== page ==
natural gas furnace, if the gas valve is at 4"w.c. - can we say that the furnace is overfiring ?
Sorry, the furnace plate says - 3.5 "w.c.
You can say the gas pressure is high.
<<< gas pressure is higher>>> that is true.
question is - is the furnace OVERFIRED ?
I bet a pound of bananas with my fellow teck, that there is a difference between furnace being overfired and gas valve being out of range.
Both have different implications
Could be undergassed..I seen many furnaces with spider nests blocking orifices and someone tried to bring up by burying the reg adjust. Why are you asking?
<<<Why are you asking?>>> , sure
I am asking because there is a much heated discussion between me and one of my fellow tech. that there is a difference between "furnace overfiring" and gas valve being out of range.
If the rating is for 3.5" I would say a 4" it is overfiring. May not be burning more gas but your going to be out of wack with the air/gas mixture.
"Go big or Go Home"
I don't understand what you mean by out of range. Please explain if you would
you are right, but need a litte bit more details.
Yes, for sure you will break the "necessary" ratio of 10:1 to have a complete combustion, i.e. the mixture will be "rich". That is true.
Putting this aside - what will be the implication for the furnace if the gas valve is at 4"w.c. and/or it is overfiried ?
O.K. let me ask or put the question in a different way ?
What determines if a furnace is "overfired" ?
On natural gas, can you not clock the meter and find out how much gas is actually being used?
sorry, I did not see your post
<<<what you mean by out of range>>>
gas valve normally operate at 3.5"w.c. + or - 0.5"w.c. (if I am not mistaken)
if a gas valve (on a natural gas furnace) is at 4"w.c. or higher - I call it "out of range.
When we do maintenance calls - that is mandatory to check.
So, if I see 4"w.c. or higher - I would say the gas valve is operating above the manifacturing specs.
Question is: is "overfired" furnace the same as gas valve working at 4"w.c. (or higher) when the manifacturer calls for 3.5"w.c. ?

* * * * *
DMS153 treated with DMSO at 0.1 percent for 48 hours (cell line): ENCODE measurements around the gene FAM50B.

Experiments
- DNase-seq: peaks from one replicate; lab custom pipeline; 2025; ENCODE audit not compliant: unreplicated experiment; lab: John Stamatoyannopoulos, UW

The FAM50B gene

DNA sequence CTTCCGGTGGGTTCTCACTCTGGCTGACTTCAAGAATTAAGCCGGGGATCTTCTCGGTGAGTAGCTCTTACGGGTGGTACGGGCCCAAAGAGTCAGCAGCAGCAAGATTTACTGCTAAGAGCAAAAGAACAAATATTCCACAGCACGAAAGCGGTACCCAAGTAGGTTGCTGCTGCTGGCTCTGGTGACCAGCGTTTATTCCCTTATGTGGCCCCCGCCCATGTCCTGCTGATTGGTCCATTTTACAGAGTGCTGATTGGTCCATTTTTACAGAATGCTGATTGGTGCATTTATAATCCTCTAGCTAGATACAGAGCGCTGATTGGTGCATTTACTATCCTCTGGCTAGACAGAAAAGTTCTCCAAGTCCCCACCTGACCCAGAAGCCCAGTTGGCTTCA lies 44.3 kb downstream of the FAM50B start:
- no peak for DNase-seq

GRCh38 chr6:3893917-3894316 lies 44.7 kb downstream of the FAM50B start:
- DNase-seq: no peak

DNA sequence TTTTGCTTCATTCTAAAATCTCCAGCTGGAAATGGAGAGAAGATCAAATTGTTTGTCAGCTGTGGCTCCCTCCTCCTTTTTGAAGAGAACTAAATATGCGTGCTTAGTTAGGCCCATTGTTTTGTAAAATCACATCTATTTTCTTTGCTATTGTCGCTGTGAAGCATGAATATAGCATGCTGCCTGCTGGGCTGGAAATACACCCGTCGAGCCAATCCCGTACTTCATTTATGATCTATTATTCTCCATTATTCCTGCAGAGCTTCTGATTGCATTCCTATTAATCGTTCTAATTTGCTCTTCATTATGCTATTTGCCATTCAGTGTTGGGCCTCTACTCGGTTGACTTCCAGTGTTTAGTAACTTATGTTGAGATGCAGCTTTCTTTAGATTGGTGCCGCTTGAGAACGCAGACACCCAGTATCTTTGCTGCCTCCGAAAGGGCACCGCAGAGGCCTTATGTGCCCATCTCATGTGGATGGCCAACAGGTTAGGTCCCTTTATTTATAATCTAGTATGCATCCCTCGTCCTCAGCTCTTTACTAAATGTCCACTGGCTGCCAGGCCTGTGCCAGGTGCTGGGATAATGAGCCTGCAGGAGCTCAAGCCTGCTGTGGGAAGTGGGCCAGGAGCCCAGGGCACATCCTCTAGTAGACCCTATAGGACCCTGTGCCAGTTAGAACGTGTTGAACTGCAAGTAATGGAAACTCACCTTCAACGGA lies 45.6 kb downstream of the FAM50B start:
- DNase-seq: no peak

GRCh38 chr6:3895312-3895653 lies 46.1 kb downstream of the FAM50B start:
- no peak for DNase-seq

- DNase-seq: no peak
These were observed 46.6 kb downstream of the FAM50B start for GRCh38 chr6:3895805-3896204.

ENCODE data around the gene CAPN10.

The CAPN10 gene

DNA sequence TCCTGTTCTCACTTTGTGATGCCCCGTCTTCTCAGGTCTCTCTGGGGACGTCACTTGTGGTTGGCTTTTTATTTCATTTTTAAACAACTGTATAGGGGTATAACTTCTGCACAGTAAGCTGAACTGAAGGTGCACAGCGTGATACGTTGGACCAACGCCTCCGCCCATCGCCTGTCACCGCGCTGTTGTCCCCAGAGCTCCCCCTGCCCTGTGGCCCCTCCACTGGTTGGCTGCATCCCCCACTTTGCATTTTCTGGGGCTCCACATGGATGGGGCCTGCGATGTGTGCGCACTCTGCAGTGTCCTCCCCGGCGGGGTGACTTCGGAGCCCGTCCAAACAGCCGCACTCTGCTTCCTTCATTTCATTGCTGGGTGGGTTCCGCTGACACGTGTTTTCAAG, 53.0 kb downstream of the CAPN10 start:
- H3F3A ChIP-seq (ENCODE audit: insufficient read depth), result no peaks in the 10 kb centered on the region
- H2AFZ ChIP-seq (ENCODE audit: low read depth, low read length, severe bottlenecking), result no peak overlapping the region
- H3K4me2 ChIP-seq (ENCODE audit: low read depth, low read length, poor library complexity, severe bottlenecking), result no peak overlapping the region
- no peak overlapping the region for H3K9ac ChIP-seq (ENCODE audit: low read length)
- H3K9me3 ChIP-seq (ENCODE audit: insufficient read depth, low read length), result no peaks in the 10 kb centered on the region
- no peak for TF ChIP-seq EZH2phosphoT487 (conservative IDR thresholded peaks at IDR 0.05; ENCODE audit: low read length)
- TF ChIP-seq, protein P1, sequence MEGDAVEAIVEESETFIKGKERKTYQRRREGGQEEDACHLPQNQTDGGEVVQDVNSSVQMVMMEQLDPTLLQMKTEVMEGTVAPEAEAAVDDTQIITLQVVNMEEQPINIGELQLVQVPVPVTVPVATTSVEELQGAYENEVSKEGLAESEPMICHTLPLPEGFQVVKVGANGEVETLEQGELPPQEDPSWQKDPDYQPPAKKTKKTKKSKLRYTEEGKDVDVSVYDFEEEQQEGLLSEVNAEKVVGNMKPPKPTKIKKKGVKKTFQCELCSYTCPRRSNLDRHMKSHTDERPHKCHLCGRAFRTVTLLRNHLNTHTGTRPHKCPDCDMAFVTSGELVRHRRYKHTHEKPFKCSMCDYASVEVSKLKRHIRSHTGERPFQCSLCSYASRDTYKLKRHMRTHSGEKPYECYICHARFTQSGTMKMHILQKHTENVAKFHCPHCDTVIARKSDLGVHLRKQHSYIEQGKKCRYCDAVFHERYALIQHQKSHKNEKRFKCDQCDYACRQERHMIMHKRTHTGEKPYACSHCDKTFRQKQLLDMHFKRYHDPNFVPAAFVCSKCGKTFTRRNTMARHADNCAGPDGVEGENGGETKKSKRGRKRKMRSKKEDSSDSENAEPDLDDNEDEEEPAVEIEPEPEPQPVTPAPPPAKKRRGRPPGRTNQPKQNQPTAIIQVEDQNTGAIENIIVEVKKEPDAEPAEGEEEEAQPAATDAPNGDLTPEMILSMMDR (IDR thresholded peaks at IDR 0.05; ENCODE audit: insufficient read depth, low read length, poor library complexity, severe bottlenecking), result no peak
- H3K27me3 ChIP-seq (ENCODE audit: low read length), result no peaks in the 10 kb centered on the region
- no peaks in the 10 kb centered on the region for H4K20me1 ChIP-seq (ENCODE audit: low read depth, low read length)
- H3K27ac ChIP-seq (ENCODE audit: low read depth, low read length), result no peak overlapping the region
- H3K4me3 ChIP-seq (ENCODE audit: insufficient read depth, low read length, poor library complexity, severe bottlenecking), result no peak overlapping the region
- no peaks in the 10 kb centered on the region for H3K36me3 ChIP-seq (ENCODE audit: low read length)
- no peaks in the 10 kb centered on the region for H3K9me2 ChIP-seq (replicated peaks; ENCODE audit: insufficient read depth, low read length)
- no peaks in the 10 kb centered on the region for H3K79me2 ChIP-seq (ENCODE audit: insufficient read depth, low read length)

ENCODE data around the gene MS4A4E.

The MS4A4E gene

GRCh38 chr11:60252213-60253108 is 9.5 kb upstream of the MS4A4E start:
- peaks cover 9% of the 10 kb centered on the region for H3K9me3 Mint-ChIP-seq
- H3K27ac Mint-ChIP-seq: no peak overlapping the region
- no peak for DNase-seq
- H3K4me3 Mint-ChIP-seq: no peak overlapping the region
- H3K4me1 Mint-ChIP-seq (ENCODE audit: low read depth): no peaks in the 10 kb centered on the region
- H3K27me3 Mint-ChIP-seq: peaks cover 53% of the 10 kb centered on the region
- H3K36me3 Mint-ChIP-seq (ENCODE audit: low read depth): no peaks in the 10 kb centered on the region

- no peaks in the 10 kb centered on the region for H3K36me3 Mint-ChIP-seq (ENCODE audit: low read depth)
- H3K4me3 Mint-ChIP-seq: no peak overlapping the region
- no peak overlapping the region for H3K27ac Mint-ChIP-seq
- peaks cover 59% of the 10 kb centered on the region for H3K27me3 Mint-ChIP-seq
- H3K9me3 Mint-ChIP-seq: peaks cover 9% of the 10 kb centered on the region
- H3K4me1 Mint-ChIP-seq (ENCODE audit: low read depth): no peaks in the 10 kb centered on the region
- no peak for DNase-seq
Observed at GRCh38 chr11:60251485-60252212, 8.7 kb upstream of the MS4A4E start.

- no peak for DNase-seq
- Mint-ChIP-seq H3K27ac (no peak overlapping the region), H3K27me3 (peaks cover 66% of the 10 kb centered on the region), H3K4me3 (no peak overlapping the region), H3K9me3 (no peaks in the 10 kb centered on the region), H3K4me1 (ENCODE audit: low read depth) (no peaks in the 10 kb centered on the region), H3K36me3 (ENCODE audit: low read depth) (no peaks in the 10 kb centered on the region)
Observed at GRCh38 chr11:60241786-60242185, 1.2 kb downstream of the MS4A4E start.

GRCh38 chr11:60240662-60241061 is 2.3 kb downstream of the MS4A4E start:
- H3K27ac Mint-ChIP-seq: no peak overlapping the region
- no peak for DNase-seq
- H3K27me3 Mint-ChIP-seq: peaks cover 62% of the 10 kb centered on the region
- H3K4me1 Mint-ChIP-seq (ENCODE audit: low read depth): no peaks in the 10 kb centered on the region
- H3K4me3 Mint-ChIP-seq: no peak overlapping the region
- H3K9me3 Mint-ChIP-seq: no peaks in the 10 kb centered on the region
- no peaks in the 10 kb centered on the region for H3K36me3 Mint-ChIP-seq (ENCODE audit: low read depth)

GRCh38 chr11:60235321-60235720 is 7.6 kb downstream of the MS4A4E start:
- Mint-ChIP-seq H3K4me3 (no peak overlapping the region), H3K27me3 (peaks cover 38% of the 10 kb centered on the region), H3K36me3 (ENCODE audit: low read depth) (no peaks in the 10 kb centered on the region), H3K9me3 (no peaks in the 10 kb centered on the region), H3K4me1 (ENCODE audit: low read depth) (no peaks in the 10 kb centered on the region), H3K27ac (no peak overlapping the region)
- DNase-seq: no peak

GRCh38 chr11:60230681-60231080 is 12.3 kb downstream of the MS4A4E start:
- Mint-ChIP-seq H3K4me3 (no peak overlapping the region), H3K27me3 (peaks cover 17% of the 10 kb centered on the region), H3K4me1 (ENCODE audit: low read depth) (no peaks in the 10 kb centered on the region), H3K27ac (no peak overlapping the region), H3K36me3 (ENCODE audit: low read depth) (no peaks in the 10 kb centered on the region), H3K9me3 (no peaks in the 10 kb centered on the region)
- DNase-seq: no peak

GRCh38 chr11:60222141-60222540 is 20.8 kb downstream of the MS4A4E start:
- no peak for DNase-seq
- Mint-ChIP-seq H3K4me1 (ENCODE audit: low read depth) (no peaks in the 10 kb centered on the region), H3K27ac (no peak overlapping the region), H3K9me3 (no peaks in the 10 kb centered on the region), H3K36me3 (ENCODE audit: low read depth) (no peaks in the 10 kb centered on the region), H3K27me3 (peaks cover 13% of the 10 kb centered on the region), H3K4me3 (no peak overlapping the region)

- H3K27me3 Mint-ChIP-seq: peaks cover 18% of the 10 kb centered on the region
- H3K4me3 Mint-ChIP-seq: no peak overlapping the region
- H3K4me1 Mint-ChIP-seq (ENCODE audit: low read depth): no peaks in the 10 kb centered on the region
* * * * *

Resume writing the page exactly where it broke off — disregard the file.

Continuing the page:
What are the implicati0ns with both scenarios ?
that is my argument. To me - furnace is overfired when you clock it and it is above the manif. specs.
Now we can talk.
So, in my opinion, the amoung of gas flowing through the ORIFFICE determines if a furnace is overfired.
That is expressed in B.T.U.s
On the other hand if the gas valve is working at 4"w.c. (or higher) will not increase the B.T.U.'s thus the furnace will not be overfiring.
However, the Temp. inside the HEX will be higher - resulting in Lord knows what potential problems - but that is not overfiring.
I guess two dollar answer is yes. However, what does clock test say, was a combustion analyzer used. Than the what if's. What if orifice size need 4" to provide rated input. I don't think I would adjust reg without at very least clocking meter. Also probably would check for orifice blockage. Several years ago I got tricked into thinking a water heater was overgassed by the clock test. Reduced input until flame was pretty low. Didn't look right, but left it that way. Few days later we get a gas leak call there. Seems there was, If I remember correctly a 12cfh underground leak. That meant I left the awh 12cfh undergassed. Dumb move. What I should have done and always did do except that time(I was assisting a rookie & made a rookie mistake) was to spot the meter first to determine only pilot flow existed, before clocking appliance
[Edited by mike3 on 11-27-2005 at 12:50 AM]
I guess I agree with you to a point. I agree that the amount of gas being actually used is the firing rate, but I also believe the pressure could play a part in determining it. If you raise the pressure, should it not force more gas through the orifices? Wouldn't that raise the firing rate? Now, I am thinking the btu conttent of the gas would determine if we were actually overfired yet, but it could happen that way I am thinking. I have read the btu content of natural gas varies in some parts of the country, so I am thinking that could play a part in it too. So, I don't think gas pressure alone is enough to answer your question.